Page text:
Half of LGBTI workers hide identity in workplace

by L&D05 Oct 2016
New data has indicated that nearly one in two gay, lesbian or transgender Australians opt to hide their sexual identity in the workplace out of fear that being open about it could be damaging to their career.
The 2016 Australian Workplace Equality Index, using data collected by ACON’s Pride Inclusion Programs, found that 45 percent of lesbian, gay, bisexual, transgender and/or intersex workers choose not to disclose their sexuality or gender identity at work due to fear it would harm their professional prospects.
Though the figure is sobering, it is actually an improvement on a similar study conducted six years ago in which the vast majority of those surveyed hid their sexuality.
ACON’s Pride Inclusion Programs director Dawn Hough remarked that among the most startling results from the data was the difference between the private and public sectors.
“It is the first time we have done any significant analysis between the public and the private sectors and we are really quite surprised at that,” said Hough.
“People in the public sector feel there is less support, they feel their senior management are less likely to genuinely support inclusion initiatives."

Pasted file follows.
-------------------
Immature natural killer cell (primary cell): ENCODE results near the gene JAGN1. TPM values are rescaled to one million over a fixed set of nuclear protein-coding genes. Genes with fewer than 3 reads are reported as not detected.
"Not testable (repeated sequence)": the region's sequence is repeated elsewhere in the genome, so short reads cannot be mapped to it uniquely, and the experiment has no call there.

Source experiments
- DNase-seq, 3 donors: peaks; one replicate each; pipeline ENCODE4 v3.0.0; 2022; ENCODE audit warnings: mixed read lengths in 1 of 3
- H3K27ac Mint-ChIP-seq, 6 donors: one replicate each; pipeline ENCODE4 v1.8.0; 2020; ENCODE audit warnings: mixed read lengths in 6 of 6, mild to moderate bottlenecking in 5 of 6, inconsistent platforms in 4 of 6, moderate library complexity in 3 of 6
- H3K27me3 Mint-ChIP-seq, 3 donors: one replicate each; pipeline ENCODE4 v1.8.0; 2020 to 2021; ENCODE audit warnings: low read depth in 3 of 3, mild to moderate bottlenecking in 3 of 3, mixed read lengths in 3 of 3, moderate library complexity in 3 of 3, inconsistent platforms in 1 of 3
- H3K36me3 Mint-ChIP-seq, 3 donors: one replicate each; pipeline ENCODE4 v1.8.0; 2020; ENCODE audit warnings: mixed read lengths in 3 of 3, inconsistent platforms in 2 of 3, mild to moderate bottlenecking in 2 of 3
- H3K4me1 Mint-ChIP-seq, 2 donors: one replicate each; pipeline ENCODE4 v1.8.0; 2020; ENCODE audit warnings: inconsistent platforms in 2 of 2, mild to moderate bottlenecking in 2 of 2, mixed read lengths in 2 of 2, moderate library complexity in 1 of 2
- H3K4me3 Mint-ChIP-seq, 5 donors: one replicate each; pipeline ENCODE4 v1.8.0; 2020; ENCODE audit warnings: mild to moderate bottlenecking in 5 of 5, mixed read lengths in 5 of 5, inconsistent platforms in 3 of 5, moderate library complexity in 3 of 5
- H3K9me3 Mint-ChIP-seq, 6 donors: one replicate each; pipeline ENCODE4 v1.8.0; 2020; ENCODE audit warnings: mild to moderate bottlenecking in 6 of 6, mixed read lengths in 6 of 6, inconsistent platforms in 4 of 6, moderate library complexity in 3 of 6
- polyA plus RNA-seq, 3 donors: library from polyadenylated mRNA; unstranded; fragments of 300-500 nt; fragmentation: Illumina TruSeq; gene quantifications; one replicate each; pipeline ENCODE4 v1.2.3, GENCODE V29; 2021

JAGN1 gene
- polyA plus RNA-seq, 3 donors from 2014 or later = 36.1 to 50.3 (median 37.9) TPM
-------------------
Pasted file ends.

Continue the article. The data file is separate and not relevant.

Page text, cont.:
One of the reasons given for not being ‘out’ at work included not wanting to be ‘labelled’ according to their sexual identity, and what this could mean for future prospects. Others did not want to make co-workers uncomfortable in the workplace by being open about their identity, while some of those surveyed feared being the target of abuse and/or innuendo.
Significantly, all the workers surveyed are employed with organisations that have a LGBTI inclusion program in place. Sixty-five organisations from across the public and private sectors were surveyed, with 13,258 responses analysed.
“We expect that the results would be significantly worse if we surveyed employees from organisations that were not active in this space,” added Hough.
“What you've actually got is quite high levels of people who are comfortable being out.
“Five or six years ago you would not have got anywhere near that.”
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